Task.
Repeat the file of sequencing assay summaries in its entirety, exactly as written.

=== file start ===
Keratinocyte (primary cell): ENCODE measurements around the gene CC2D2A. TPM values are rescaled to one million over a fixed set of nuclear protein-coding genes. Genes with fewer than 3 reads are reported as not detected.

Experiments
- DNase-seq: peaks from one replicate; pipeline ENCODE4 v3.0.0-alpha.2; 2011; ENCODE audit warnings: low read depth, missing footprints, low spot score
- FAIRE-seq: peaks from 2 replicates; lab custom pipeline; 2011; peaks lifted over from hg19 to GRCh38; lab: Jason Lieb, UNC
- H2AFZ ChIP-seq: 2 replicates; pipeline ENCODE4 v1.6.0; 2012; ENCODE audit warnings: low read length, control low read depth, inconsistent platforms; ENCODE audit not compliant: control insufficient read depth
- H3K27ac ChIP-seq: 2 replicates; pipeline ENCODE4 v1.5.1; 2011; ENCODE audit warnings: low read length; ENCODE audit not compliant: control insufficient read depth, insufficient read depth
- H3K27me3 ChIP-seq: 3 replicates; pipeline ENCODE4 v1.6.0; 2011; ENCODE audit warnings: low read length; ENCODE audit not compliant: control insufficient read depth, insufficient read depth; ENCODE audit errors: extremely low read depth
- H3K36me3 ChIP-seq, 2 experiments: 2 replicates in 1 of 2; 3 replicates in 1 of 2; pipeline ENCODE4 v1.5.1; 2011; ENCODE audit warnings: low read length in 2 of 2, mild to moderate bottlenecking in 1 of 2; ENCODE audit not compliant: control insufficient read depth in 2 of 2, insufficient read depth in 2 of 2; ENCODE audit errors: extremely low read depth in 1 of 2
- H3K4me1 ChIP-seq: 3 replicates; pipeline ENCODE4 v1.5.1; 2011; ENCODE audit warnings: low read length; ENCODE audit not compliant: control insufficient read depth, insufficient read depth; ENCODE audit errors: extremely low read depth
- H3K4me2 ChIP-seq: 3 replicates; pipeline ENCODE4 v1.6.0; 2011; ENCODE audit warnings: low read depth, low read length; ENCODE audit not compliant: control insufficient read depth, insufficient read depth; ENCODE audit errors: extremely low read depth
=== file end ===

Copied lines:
Keratinocyte (primary cell): ENCODE measurements around the gene CC2D2A. TPM values are rescaled to one million over a fixed set of nuclear protein-coding genes. Genes with fewer than 3 reads are reported as not detected.

Experiments
- DNase-seq: peaks from one replicate; pipeline ENCODE4 v3.0.0-alpha.2; 2011; ENCODE audit warnings: low read depth, missing footprints, low spot score
- FAIRE-seq: peaks from 2 replicates; lab custom pipeline; 2011; peaks lifted over from hg19 to GRCh38; lab: Jason Lieb, UNC
- H2AFZ ChIP-seq: 2 replicates; pipeline ENCODE4 v1.6.0; 2012; ENCODE audit warnings: low read length, control low read depth, inconsistent platforms; ENCODE audit not compliant: control insufficient read depth
- H3K27ac ChIP-seq: 2 replicates; pipeline ENCODE4 v1.5.1; 2011; ENCODE audit warnings: low read length; ENCODE audit not compliant: control insufficient read depth, insufficient read depth
- H3K27me3 ChIP-seq: 3 replicates; pipeline ENCODE4 v1.6.0; 2011; ENCODE audit warnings: low read length; ENCODE audit not compliant: control insufficient read depth, insufficient read depth; ENCODE audit errors: extremely low read depth
- H3K36me3 ChIP-seq, 2 experiments: 2 replicates in 1 of 2; 3 replicates in 1 of 2; pipeline ENCODE4 v1.5.1; 2011; ENCODE audit warnings: low read length in 2 of 2, mild to moderate bottlenecking in 1 of 2; ENCODE audit not compliant: control insufficient read depth in 2 of 2, insufficient read depth in 2 of 2; ENCODE audit errors: extremely low read depth in 1 of 2
- H3K4me1 ChIP-seq: 3 replicates; pipeline ENCODE4 v1.5.1; 2011; ENCODE audit warnings: low read length; ENCODE audit not compliant: control insufficient read depth, insufficient read depth; ENCODE audit errors: extremely low read depth
- H3K4me2 ChIP-seq: 3 replicates; pipeline ENCODE4 v1.6.0; 2011; ENCODE audit warnings: low read depth, low read length; ENCODE audit not compliant: control insufficient read depth, insufficient read depth; ENCODE audit errors: extremely low read depth